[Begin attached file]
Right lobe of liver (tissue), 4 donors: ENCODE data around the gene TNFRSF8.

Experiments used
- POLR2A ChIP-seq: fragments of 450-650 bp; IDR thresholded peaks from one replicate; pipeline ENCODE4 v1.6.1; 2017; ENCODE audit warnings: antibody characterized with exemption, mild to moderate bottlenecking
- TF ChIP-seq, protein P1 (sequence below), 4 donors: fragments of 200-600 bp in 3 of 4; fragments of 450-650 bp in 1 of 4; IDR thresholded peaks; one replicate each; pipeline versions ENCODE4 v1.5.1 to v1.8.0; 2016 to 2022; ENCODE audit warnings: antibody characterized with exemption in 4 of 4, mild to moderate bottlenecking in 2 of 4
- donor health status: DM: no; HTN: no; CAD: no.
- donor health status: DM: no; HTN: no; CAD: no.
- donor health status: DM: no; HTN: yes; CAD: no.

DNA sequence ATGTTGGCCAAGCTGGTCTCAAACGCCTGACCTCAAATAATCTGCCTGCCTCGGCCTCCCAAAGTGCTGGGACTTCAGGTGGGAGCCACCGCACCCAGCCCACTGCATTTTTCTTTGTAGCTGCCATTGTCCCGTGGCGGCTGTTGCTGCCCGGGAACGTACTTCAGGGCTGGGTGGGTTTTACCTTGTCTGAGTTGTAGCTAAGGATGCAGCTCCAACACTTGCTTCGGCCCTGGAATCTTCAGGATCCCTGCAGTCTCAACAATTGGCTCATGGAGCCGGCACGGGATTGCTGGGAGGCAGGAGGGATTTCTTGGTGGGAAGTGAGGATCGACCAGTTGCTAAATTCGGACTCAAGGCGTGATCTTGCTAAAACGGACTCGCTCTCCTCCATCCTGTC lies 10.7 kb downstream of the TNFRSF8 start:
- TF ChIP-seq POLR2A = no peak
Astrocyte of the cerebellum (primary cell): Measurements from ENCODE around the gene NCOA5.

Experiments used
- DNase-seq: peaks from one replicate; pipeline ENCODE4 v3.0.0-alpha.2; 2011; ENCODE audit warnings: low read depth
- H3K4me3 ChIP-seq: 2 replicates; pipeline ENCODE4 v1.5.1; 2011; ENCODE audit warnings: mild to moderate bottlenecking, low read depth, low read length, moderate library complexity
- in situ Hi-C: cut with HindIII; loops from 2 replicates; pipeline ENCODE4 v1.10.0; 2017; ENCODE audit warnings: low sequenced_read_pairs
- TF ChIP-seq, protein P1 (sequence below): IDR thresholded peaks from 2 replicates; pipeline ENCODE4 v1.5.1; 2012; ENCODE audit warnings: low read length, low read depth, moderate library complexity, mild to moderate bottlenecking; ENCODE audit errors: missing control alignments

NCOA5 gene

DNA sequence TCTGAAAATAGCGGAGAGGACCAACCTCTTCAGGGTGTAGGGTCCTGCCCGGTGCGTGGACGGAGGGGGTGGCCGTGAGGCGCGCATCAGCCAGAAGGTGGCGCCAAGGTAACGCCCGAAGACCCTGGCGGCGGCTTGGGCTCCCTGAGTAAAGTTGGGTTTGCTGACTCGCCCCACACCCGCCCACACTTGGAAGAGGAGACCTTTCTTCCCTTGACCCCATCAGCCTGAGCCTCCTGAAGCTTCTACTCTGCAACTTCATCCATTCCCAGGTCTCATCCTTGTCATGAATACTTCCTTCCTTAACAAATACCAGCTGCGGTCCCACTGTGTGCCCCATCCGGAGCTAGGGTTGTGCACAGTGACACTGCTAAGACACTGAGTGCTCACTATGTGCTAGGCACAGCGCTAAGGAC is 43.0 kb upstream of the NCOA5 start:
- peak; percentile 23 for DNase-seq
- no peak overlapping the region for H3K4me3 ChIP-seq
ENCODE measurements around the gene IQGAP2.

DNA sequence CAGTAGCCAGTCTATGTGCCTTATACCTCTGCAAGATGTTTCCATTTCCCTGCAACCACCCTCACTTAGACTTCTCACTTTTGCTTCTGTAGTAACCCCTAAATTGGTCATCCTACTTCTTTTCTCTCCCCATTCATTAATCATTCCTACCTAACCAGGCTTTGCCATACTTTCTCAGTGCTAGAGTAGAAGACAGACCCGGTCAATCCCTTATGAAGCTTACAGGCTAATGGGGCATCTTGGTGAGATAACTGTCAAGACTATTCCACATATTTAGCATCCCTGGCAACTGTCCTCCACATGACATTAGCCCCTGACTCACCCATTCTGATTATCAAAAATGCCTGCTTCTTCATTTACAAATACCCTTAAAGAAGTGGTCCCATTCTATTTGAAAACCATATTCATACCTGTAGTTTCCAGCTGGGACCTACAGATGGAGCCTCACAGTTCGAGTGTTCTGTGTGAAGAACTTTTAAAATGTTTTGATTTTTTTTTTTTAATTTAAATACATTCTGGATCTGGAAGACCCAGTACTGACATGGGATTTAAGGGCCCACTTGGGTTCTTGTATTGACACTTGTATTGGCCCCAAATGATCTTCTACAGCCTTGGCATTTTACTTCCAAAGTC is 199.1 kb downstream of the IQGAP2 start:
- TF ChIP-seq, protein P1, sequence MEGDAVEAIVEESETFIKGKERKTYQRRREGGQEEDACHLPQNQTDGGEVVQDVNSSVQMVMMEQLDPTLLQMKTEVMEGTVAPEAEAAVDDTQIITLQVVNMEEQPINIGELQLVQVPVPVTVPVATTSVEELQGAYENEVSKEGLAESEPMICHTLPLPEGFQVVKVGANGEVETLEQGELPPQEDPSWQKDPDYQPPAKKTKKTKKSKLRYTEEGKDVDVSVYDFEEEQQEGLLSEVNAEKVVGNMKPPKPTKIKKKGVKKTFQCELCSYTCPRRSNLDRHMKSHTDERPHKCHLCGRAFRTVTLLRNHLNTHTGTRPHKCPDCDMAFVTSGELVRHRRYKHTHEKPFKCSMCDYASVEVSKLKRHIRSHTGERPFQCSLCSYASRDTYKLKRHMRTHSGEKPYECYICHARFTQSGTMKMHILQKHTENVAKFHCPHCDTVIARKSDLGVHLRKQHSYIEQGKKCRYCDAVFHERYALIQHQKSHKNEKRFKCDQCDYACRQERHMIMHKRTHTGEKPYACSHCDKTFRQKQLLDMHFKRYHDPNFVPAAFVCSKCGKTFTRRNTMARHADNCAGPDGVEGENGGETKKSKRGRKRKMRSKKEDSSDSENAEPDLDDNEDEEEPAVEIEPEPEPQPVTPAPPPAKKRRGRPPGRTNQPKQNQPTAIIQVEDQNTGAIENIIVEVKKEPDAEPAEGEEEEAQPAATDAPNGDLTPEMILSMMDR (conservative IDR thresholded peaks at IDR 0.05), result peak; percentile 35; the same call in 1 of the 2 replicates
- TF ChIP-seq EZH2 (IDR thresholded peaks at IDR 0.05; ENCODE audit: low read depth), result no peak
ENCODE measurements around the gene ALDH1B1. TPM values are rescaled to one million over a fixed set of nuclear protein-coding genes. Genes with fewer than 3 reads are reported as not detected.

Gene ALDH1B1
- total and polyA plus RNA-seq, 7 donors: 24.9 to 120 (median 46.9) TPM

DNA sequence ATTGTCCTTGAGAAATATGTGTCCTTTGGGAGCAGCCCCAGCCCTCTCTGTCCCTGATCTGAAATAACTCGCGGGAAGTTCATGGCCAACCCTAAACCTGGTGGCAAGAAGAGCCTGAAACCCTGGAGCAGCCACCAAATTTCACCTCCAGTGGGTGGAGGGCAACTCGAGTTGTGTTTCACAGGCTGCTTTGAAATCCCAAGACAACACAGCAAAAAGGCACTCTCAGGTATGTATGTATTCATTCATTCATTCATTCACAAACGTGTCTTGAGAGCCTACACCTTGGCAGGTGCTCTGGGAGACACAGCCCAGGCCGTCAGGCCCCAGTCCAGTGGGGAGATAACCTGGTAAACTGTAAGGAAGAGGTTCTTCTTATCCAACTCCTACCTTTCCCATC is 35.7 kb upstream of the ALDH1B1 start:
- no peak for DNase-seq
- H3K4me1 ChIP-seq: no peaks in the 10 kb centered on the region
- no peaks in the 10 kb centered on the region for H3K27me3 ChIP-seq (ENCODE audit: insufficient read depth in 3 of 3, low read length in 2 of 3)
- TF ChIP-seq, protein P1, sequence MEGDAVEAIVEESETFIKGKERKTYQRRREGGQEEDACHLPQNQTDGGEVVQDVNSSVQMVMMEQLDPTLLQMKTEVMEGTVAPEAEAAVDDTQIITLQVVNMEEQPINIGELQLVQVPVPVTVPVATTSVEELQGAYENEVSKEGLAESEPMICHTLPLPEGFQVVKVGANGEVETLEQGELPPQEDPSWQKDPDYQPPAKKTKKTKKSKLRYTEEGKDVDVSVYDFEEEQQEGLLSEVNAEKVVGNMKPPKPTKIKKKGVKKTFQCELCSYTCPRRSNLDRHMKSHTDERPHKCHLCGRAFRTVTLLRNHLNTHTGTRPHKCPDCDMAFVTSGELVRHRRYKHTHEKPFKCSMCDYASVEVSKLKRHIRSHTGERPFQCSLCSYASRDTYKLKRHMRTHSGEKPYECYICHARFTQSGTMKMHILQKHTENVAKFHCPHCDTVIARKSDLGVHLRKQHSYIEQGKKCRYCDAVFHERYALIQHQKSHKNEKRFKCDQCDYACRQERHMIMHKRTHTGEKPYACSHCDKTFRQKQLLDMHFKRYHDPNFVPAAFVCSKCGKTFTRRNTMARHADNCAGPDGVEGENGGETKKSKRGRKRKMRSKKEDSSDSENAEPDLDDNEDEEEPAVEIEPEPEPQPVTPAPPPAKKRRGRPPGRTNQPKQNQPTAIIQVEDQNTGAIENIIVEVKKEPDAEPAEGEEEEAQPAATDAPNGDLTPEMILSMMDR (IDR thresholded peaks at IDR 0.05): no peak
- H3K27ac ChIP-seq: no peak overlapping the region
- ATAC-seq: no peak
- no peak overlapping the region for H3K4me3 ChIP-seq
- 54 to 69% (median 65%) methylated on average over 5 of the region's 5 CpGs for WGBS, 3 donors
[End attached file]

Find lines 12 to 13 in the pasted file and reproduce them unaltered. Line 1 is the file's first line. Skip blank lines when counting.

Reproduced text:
- DNase-seq: peaks from one replicate; pipeline ENCODE4 v3.0.0-alpha.2; 2011; ENCODE audit warnings: low read depth
- H3K4me3 ChIP-seq: 2 replicates; pipeline ENCODE4 v1.5.1; 2011; ENCODE audit warnings: mild to moderate bottlenecking, low read depth, low read length, moderate library complexity